The Acushnet Company’s 2015 Titleist ProV1 and Pro V1x golf balls will be available Jan. 30. The next generation of the Pro V1 franchise, which was introduced on the PGA Tour in 2000, was officially unveiled today at the PGA Merchandise Show in Orlando. The balls will carry a shelf price of $47.99 per dozen.
Jimmy Walker used a new Titleist Pro V1x to win the recent Sony Open in Hawaii.
Designed for all golfers, Acushnet says the 2015 Pro V1 and Pro V1x deliver exceptional distance with consistent flight, more short game control and even softer feel from a new, urethane elastomer cover formulation, and long lasting durability.
Comparatively, the company says the Pro V1 has a softer feel, slightly more long game spin and a penetrating trajectory for a shallower angle of descent for more roll; Pro V1x offers a slightly firmer feel, lower long game spin and launches higher with a steeper angle of descent.
“Golfers often ask us what sets Pro V1 and Pro V1x apart from other golf balls. You can’t just point to one or two things,” said Bill Morgan, senior vice president, Titleist Golf Ball R&D. “The difference is everything. We have more people with more experience designing and making golf balls, the largest intellectual property portfolio and the most sophisticated precision manufacturing processes.
“The 2015 Pro V1 and Pro V1x are the culmination of all that knowledge and all of that technology. The original Pro V1 was revolutionary, no question, but we’ve learned a lot in the last 15 years and these new Pro V1 models are the best we’ve ever made.”
The ProV1 and ProV1x each feature what Acushnet calls a “thermoset urethane’’ cover formulation that is created by a chemical reaction that takes place during the sophisticated casting process. Liquid materials specifically formulated by Titleist R&D are combined and react to form the solid cover. This urethane is termed “thermoset,” meaning that the cover, once formed, will not re-melt. Most competitive urethane-covered golf balls, according to Acushnet, use a thermoplastic urethane (TPU), supplied by an outside vendor and usually formulated for another non-golf product, which is melted and then reformed to create the cover.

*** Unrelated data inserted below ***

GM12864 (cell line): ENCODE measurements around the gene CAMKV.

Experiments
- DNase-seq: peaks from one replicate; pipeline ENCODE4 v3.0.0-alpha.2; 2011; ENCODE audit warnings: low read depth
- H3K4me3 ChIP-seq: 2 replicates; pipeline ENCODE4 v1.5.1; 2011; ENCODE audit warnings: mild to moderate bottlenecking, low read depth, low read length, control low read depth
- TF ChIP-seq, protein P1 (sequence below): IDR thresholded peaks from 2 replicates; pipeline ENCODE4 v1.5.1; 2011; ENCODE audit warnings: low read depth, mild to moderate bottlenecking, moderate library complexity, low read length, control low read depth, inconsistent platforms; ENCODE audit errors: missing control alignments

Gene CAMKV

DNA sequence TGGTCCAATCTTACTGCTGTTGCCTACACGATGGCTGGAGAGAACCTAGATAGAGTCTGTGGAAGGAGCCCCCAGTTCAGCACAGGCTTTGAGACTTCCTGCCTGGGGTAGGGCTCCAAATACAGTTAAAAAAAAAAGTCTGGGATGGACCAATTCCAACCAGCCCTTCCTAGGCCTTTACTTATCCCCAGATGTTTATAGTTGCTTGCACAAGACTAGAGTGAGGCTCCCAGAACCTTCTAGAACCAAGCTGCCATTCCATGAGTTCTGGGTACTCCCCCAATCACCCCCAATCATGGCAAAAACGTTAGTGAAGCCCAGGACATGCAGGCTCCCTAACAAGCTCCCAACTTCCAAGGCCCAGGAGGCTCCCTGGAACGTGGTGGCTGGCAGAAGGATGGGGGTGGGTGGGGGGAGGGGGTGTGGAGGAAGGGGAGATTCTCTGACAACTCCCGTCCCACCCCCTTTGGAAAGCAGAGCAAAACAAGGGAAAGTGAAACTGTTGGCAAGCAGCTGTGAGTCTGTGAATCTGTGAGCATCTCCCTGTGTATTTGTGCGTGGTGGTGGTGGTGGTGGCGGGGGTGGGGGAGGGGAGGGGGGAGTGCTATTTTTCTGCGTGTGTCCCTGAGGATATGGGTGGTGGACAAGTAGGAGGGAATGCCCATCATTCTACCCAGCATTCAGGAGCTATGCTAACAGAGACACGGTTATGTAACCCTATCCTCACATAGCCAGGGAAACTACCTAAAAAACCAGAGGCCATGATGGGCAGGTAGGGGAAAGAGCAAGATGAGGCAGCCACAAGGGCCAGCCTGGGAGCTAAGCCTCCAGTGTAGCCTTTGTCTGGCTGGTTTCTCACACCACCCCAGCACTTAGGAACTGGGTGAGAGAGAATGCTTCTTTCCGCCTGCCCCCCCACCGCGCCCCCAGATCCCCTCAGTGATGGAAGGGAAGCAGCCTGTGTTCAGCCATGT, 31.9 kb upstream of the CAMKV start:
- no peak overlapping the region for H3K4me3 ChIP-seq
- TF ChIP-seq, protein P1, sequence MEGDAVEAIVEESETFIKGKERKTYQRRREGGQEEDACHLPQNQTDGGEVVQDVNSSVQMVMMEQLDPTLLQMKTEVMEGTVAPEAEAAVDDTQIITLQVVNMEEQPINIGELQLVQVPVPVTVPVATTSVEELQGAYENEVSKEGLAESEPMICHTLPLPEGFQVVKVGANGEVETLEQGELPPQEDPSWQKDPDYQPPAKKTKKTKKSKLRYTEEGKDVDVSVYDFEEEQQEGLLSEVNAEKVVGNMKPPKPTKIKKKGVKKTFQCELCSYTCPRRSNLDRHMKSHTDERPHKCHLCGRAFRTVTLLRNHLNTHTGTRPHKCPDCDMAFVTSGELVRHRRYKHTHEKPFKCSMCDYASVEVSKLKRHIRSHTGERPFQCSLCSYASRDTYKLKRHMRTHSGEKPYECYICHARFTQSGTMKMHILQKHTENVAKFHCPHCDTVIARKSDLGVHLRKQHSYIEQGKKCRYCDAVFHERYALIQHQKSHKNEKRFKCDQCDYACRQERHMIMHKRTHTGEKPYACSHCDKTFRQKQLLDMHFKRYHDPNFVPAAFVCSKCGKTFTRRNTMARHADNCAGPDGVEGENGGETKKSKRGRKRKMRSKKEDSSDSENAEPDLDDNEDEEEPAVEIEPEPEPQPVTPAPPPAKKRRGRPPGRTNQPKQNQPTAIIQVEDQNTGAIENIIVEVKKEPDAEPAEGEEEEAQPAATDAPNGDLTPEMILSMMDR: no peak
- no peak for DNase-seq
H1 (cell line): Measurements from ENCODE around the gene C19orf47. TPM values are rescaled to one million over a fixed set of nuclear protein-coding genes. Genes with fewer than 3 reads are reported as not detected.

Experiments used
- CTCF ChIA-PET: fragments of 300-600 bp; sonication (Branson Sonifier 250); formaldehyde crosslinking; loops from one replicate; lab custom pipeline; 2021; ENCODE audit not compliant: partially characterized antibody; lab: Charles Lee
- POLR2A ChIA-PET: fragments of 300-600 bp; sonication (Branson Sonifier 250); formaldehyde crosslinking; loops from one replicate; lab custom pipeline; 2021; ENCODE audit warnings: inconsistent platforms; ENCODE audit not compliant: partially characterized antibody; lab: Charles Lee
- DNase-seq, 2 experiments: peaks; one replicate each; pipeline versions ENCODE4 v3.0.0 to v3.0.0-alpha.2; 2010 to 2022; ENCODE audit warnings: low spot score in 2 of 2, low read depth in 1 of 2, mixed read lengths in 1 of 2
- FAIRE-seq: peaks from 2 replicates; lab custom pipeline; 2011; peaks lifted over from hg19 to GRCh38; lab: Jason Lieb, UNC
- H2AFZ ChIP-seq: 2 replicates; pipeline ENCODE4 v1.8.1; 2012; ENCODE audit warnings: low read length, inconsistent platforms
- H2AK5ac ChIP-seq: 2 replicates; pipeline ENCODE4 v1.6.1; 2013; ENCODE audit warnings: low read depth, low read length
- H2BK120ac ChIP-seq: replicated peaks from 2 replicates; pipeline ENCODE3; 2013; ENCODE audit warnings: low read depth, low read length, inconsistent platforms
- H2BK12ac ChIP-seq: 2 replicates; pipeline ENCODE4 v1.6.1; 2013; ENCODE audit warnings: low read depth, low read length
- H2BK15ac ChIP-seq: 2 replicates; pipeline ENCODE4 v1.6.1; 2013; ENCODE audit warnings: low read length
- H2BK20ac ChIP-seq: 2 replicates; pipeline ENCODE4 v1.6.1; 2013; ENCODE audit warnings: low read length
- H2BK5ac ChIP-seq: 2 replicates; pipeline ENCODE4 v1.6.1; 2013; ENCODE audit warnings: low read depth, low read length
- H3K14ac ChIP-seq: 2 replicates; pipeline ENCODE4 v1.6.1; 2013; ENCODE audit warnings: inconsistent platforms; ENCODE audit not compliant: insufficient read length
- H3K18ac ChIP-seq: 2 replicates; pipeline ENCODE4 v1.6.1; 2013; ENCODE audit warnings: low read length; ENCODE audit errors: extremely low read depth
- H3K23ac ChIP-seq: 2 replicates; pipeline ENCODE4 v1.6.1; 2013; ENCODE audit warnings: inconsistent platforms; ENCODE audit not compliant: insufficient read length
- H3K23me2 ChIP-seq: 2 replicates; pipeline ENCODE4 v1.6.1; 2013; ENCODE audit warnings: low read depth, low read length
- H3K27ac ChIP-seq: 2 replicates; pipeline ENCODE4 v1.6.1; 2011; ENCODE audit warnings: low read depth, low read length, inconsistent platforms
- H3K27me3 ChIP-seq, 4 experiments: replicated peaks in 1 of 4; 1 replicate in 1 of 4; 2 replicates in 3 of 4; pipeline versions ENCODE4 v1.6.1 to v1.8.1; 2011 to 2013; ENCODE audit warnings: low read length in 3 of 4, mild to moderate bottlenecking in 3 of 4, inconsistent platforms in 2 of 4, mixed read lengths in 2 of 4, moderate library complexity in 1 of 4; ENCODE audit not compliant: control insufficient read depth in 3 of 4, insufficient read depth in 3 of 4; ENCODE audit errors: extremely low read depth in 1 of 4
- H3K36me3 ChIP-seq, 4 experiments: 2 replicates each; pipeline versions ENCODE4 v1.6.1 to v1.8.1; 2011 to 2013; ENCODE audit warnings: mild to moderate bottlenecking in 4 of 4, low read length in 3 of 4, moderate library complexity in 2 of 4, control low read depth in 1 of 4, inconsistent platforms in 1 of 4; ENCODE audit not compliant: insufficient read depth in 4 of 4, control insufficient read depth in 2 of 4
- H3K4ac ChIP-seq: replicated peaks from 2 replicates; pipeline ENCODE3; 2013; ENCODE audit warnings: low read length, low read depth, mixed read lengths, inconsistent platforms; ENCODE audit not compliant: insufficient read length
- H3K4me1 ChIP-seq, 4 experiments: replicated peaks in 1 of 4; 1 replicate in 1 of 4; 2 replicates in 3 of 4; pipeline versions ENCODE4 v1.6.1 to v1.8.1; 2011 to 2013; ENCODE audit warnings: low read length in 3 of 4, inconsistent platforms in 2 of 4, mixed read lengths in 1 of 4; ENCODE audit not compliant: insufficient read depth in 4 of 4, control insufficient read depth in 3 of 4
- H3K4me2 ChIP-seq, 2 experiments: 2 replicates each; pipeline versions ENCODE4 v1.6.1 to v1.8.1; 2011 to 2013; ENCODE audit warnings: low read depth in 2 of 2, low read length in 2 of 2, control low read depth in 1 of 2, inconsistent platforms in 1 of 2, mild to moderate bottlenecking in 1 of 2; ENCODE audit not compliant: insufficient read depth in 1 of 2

“Thermoset urethane is very difficult to work with, but it gives us complete control of the chemical composition. It’s essentially a little chemical plant right in the mold, compared with using an off-the-shelf material like TPU. This allows us to dial in our desired properties of spin control, softness and durability,” said Michael Sullivan, vice president, Titleist Golf Ball Product Development. “We do a lot of testing. We test the urethane on the ball and test it off the ball. In fact, we do so much material testing before it even gets onto a golf ball that by the time it does, we have a solid understanding of how it’s going to react. With the new 2015 models, we tested hundreds of formulations. You simply can’t do that with TPU. In the end, our iterative prototyping process ultimately improves performance for golfers.”
“We’re giving golfers everything they’ve previously had in Pro V1 and Pro V1x with some enhancements,” Morgan said. “They’ll get the extraordinary distance and ball flight they’re accustomed to. But they’ll also get a softer cover, which will add more spin control and feel around the greens. The feedback we’ve received on tour and with club professionals and amateurs clearly tells us that players are benefiting from this improved performance.”